What exactly is an HSA?

Health Savings Accounts (HSAs) are tax-exempt accounts where funds grow to pay for medical expenses. They were created to help give control back to consumers and lower healthcare costs. HSAs provide a financial incentive for consumers to select a High Deductible Health Plan (HDHP). HDHPs have lower monthly premiums than traditional plans. The HSA/HDHP combination provides consumers with more incentive to shop carefully for healthcare services.


An HSA is your account. If you switch jobs, the HSA goes with you. Your money rolls over every year. There is no "use it or lose it" requirement.


High Deductible Health Plans


In order to open an HSA, you must have a qualified High Deductible Health Plan. The IRS determines the guidelines for qualified HDHPs. The current IRS guidelines are:




IRS Requirements for 2018

Single Plan

Family Plan

Minimum Deductible

$1,350

$2,700

Maximum Out-of-Pocket

$6,650

$13,300

Contribution Limit

$3,450

$6,850

Catch-Up Contribution (55 or older)*

$1,000

$1,000

* If a spouse is also 55 or older, a second HSA must be established and a second contribution of $1,000 could be made to that account.




Contributions


When you have a qualifying HDHP, the following contribution guidelines apply.

  1. Anyone can contribute to your HSA.
  2. Your contributions are tax deductible.
  3. If your employer contributes to your HSA, that contribution is done on a pre-tax basis.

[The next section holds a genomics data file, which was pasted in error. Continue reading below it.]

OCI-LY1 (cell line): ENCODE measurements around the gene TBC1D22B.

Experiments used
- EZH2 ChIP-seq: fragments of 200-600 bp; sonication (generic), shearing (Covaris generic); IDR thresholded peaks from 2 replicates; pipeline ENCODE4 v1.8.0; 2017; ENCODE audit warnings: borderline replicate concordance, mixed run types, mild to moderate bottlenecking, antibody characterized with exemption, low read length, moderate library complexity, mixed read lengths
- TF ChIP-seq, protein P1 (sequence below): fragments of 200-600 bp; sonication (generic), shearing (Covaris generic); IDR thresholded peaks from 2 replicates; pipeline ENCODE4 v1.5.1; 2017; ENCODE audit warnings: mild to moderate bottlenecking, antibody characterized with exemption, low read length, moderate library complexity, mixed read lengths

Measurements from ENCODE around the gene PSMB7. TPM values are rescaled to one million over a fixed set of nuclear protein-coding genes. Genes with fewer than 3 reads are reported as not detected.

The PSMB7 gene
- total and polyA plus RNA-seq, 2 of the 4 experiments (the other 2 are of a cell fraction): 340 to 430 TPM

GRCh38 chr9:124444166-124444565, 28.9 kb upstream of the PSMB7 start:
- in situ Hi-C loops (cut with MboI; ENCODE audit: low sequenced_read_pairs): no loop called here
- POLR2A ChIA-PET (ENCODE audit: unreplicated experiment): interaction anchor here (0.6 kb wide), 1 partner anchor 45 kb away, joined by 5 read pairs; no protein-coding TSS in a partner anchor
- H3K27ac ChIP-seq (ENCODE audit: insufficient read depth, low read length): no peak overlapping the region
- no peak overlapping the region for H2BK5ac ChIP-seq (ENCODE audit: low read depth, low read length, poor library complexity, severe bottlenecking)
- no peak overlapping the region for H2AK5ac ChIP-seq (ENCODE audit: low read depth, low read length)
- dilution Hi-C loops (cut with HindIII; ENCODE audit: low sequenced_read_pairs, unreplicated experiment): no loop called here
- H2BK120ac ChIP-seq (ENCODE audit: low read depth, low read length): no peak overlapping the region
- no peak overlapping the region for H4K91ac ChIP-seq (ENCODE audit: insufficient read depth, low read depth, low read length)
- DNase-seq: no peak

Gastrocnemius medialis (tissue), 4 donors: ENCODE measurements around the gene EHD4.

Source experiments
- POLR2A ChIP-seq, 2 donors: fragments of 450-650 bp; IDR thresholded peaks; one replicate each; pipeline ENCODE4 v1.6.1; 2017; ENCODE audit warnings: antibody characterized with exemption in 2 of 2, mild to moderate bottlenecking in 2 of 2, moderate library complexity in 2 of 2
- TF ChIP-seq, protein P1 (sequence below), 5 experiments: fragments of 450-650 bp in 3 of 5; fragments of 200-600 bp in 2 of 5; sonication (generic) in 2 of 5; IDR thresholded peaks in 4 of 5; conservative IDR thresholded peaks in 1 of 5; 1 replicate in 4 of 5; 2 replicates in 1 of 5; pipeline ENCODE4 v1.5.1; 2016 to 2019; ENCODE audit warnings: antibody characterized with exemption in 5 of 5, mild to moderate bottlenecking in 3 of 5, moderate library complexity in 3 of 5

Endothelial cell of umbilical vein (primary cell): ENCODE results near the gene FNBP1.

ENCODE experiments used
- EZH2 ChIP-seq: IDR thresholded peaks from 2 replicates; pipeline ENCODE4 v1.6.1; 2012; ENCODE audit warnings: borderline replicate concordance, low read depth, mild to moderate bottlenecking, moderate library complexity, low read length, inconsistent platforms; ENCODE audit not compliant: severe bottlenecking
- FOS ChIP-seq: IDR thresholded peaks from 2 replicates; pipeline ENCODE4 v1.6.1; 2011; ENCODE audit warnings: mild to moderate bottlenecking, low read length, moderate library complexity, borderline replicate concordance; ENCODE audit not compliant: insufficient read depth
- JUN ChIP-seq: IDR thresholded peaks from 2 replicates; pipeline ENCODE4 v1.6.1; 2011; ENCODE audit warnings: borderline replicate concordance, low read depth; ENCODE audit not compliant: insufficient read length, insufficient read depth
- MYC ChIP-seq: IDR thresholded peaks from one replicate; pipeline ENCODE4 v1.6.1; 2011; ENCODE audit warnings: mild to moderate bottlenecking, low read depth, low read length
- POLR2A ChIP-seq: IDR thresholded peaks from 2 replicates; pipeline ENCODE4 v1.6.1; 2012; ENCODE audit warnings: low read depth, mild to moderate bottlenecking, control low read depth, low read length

4. Any pay-roll deductions made through Section 125 for your HSA are also on a pre-tax basis.
  5. You may contribute the annual maximum amount as determined by the IRS, regardless of your plan’s deductible. The maximum for 2018 is $3,450 for individuals and $6,850 for families.
  6. You may contribute the annual maximum amount determined by the IRS, regardless of when your coverage begins, if you maintain coverage for the 12 month period beyond the calendar year in which you first became eligible. The maximum for 2018 is $3,450 for individuals and $6,850 for families. Example: if you have individual coverage that begins in November 2018, you may still contribute $3,450 for 2018 when you maintain coverage through the end of 2019.
  7. Your employer may roll over funds from your HRA or FSA account once, according to the legislative provision

Distributions


Here are some key points about distributions:

  1. You can use your money tax-free at any time for eligible medical expenses.
  2. When you turn 65, you can use the money for non-eligible medical expenses. The money is subject to income tax, and there are no IRS penalties.
  3. If you are under age 65 and use your money for non-eligible medical expenses, you will be subject to income tax and a 20% tax penalty.